Lawmakers in California have passed Senate Bill 700, banning employers from inquiring about an applicant’s past use of marijuana. The bill now awaits the Governor’s signature.
They intend to increase the protections provided to employees by previous legislation, which took effect in the prior legislative session. This legislation prohibited employers from penalizing employees for using marijuana during off-duty hours. In most cases, this Senate Bill 700 would ban employers from asking applicants about their past use of cannabis.
Current regulations make it illegal for employers to discriminate or penalize individuals based on off-duty use of marijuana. This ban applies to hiring, firing, and other terms or conditions of employment. It also prevents the test results indicating cannabinoid metabolites from factoring in these decisions.
However, the legislation includes exemptions for specific jobs. Examples of exceptions include positions requiring security clearances or federal background checks. The legislation also exempts workers in construction or building trades.
Senate Bill 700 would prevent employers from asking about past marijuana use. As such, employers may learn about an applicant’s past marijuana use through background checks only when permitted by law. Furthermore, marijuana users must understand that the bill does not allow them to possess or use marijuana on the job. It also does not allow employees to work while impaired when employers have rules prohibiting such behavior.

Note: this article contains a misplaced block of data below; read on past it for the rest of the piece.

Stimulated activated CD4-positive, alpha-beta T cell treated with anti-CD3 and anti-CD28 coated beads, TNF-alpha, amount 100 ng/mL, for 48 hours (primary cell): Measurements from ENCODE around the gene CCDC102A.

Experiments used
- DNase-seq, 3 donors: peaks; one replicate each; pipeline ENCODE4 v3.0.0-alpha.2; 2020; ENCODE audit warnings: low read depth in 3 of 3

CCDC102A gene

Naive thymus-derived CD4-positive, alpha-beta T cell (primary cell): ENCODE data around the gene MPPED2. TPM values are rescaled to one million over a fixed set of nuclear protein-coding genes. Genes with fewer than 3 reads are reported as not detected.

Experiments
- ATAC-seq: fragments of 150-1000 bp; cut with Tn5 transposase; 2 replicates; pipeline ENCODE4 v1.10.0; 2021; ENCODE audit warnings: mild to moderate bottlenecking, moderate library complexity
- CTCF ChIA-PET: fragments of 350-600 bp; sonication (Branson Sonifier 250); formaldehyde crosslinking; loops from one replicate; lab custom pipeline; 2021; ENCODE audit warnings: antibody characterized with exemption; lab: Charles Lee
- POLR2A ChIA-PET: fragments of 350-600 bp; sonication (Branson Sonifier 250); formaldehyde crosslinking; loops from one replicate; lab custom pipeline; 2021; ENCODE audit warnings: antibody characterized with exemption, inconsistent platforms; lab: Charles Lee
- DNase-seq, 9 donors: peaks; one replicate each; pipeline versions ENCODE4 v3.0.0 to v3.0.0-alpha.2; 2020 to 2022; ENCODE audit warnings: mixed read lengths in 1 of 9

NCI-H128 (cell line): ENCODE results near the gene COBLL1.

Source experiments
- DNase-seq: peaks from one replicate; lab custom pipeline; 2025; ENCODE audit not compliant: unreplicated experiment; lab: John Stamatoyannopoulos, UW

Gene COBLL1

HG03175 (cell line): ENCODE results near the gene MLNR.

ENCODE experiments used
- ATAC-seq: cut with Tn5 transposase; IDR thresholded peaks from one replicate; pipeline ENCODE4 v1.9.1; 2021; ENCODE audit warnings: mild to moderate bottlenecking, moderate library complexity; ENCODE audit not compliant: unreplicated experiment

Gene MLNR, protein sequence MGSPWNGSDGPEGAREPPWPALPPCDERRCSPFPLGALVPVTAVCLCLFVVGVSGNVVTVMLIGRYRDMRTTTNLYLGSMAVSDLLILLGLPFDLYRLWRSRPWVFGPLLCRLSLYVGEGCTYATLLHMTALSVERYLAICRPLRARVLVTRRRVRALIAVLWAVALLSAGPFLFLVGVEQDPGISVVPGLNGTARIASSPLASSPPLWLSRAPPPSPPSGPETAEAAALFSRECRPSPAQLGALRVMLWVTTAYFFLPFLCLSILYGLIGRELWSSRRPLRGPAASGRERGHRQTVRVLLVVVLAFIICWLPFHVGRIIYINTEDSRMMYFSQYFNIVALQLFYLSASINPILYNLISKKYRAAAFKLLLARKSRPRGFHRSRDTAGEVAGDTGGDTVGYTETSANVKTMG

California is among several states that have passed or are considering bills to protect employees or job applicants who use marijuana. A similar law is under consideration on the federal level as well. The bill under federal consideration would allow marijuana users to apply for federal jobs or acquire security clearances. Should the new bill pass, it would take effect on January 1, 2024. This date is the same date the cannabis bill passed last year will take effect.
Employers should prepare for the potential signature that passes Senate Bill 700 into law. Regardless of its passing, employers should still consider reviewing their policies about marijuana use. They can choose not to view past or current use during off-duty hours. Furthermore, they can change regulations to ensure they do not unfairly disqualify workers based on prior marijuana offenses. The best way to ensure a fair and accurate screening process is by working with a trustworthy background-checking company. The right provider will use their experience to provide accurate and timely reports, allowing employers to make educated decisions.
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